Once you combine the Smart Hub and Auto Detection with the new Smart Controller and Smart View app, you have a very effective smart platform. This effectiveness is improved by increased processing power that results in a very responsive platform that boots up extremely quickly. One thing that is missing this year is the 'Evolution Kit' upgrade path, so you'll no longer be able to upgrade the 2016 Samsung TVs in the way that you could with previous generations. This is a shame but probably reflects the fact that most consumers weren't actually bothering to upgrade their TVs when that was an option. We'll cover the new Smart Hub platform in more detail in a dedicated review.
Samsung UE55KS9000 Recommended Settings
Picture Settings - Out-of-the-BoxAlthough the standards used for TV distribution and delivery are changing and Ultra HD sources with HDR are becoming more readily available, the reality is that the majority of the content that we watch for the next few years will still use the old standards. That means that your new TV must be able to reproduce D65 and Rec.709 accurately, making performance in this area just as important as it’s always been. It also means that you should resist the temptation to simply boost the brightness and widen the colour space in a misguided attempt to replicate the 4K/HDR experience with Full HD content.
Although an HDR image is capable of 1,000 nits in terms of peak brightness, the majority of the image brightness will actually sit in the 100 to 200 nits range, with the very little of the picture actually hitting those peaks. If you simply increase the backlight and contrast with standard dynamic range content, all you will do is create an overly bright image and possibly lose detail in the brightest parts of the image. The same goes for the colour space and using one that is wider than Rec.709 for content mastered in that standard will result in images that are oversaturated and no longer representative of what the content creators intended.
Ultimately what you want is an image that is suitably dynamic and accurate but within the limitations of the standards used for the content's creation. That's why there are standards, to ensure consistency from the mastering suite to the final display and at every other point in the video chain. Anyone who recommends widening the colour gamut to make pictures more colourful or increasing the backlight to make images excessively bright will fundamentally change the image in a detrimental manner. By increasing the brightness and widening the colour you actually change the intended look of the images; so for example when watching football the team colours are no longer Manchester United red or Chelsea blue but instead you find that Man United are now playing in pink and Chelsea's strip looks more like Man City light blue. You should also never assess or setup a TV image based upon what you think skin tones should look like; this is a flawed approach and will result in images where skin tones may appear correct but the rest of the image can be completely off hue. The settings that we recommend in the video above will give you an accurate and watchable picture for standard dynamic range content, as well as the best settings for HDR content.So how does the KS9000 perform out-of-the-box in our standard dynamic range tests? Overall it actually does very well, even after the most basic of setups that involved simply selecting the Movie picture mode and Auto colour space setting, as well as setting the backlight to suit the viewing environment. As you can see from the graph above, the KS9000 delivered a fairly accurate greyscale, although there was a slight excess of red and deficit of green in the brighter part of the image. This resulted in errors (DeltaE) that were at or slightly above the visible threshold of three, with a slight magenta tinge to white. The gamma curve was a little disappointing, tracking from just over 2.5 at 10IRE and down to 2.3 at 90IRE rather than matching our target of 2.4. However in general this was a decent out-of-the-box performance that resulted in very watchable images.The colour gamut in the Auto setting was also very accurate and in fact was even better than the greyscale performance. The luminance measurements were very accurate and the colours were all at or fairly close to their saturation targets. The only slight errors of note were at 50 and 75% for red, green and yellow, where there was some undersaturation, especially at 75% red. However as with the greyscale this is a very decent out-of-the-box performance and resulted in images that generally appeared accurate and natural looking.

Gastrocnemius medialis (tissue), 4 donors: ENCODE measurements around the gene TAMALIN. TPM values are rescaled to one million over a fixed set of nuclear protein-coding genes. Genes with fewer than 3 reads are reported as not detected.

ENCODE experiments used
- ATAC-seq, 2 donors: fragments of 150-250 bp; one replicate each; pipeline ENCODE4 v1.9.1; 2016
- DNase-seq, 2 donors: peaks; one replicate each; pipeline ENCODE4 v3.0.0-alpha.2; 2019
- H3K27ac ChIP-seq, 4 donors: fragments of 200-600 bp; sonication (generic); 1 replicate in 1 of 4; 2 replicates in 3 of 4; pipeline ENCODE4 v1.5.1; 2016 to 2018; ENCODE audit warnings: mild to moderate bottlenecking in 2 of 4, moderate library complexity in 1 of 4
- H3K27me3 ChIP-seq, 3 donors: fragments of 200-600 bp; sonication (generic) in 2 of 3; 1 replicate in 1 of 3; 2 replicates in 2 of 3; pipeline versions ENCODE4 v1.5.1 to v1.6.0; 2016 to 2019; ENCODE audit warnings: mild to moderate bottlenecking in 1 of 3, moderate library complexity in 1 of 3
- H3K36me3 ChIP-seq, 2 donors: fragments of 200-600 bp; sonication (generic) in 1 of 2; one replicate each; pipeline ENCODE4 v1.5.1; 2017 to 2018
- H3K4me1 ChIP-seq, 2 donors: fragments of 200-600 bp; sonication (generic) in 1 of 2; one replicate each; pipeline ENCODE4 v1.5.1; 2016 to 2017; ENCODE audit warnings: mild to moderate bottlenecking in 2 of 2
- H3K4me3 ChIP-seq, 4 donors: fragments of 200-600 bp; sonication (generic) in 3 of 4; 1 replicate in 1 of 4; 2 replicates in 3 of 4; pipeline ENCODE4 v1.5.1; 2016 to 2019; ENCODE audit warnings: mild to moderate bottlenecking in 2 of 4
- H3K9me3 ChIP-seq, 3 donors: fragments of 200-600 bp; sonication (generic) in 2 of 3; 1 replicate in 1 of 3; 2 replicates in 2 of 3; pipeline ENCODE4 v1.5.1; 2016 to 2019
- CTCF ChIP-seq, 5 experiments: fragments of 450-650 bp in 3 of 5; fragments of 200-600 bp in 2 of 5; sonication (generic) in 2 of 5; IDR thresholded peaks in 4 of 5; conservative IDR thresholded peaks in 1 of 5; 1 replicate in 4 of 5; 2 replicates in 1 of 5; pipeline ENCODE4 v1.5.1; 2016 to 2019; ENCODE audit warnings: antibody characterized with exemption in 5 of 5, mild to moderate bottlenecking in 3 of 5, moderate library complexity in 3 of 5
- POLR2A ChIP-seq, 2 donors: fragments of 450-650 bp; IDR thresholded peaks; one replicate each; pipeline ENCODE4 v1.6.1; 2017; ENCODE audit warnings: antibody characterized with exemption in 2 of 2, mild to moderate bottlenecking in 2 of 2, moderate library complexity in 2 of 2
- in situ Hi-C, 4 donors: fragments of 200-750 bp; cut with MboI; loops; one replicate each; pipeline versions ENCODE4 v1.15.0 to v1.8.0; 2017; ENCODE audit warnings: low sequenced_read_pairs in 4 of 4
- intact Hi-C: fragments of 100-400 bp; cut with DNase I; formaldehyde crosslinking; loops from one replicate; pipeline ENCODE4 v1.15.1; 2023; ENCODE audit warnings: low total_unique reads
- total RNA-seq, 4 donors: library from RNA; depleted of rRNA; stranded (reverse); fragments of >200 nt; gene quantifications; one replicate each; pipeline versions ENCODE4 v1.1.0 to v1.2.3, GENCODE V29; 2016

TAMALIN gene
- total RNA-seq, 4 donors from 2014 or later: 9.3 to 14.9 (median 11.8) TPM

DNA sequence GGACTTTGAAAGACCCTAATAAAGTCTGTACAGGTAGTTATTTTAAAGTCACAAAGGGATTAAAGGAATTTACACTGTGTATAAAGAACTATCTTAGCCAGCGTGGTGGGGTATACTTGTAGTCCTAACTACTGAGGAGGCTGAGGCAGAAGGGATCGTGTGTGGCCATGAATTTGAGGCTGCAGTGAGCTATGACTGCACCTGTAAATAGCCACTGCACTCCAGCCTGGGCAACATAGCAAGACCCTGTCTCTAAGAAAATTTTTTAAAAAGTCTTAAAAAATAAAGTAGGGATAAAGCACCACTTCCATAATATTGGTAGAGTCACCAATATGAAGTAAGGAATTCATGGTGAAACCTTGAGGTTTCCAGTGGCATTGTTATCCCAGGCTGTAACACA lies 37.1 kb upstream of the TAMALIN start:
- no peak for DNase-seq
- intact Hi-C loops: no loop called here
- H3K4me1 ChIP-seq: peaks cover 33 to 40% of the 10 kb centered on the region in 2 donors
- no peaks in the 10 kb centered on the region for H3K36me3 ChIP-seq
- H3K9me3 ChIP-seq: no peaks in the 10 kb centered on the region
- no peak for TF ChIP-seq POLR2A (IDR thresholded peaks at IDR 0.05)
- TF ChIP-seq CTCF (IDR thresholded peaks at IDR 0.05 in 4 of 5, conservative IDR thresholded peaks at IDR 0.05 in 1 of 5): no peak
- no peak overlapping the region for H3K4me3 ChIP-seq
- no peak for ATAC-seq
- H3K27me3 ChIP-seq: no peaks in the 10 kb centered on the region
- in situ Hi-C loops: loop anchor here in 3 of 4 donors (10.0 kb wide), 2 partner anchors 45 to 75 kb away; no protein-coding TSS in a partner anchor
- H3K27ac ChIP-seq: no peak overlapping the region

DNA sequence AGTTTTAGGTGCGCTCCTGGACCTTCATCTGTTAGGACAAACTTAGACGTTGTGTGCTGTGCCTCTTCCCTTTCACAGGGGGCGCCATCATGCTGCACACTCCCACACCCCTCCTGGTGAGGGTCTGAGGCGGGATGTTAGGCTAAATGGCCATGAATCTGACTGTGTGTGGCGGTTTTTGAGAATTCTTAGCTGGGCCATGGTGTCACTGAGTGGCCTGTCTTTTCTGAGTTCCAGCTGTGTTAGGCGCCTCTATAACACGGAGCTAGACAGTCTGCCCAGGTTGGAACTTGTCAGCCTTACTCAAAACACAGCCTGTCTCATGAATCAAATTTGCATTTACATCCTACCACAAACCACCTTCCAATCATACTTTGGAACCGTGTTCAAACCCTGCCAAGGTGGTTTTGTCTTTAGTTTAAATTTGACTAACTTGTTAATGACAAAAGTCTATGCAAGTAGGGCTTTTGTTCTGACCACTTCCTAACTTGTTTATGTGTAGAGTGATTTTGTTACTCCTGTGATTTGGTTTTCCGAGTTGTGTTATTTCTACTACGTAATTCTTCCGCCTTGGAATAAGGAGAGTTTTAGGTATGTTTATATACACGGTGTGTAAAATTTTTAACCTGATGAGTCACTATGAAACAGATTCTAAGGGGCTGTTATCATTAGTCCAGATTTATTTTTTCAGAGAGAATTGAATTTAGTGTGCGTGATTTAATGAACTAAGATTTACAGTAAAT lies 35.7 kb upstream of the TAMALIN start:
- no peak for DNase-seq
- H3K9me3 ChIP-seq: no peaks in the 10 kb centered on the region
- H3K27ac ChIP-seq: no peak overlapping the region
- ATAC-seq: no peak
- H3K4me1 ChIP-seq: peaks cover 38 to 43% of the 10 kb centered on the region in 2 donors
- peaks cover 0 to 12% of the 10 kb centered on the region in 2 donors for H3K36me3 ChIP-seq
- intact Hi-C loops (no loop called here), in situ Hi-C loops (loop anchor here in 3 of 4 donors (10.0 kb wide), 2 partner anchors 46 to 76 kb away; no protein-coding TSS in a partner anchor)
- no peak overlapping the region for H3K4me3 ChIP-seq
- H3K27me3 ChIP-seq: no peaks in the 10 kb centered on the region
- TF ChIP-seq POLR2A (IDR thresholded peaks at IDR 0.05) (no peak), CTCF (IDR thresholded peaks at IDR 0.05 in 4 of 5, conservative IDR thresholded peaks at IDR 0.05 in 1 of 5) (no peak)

It's still important that a TV can deliver accurate pictures with Rec.709 and in this, the KS9000 excelled.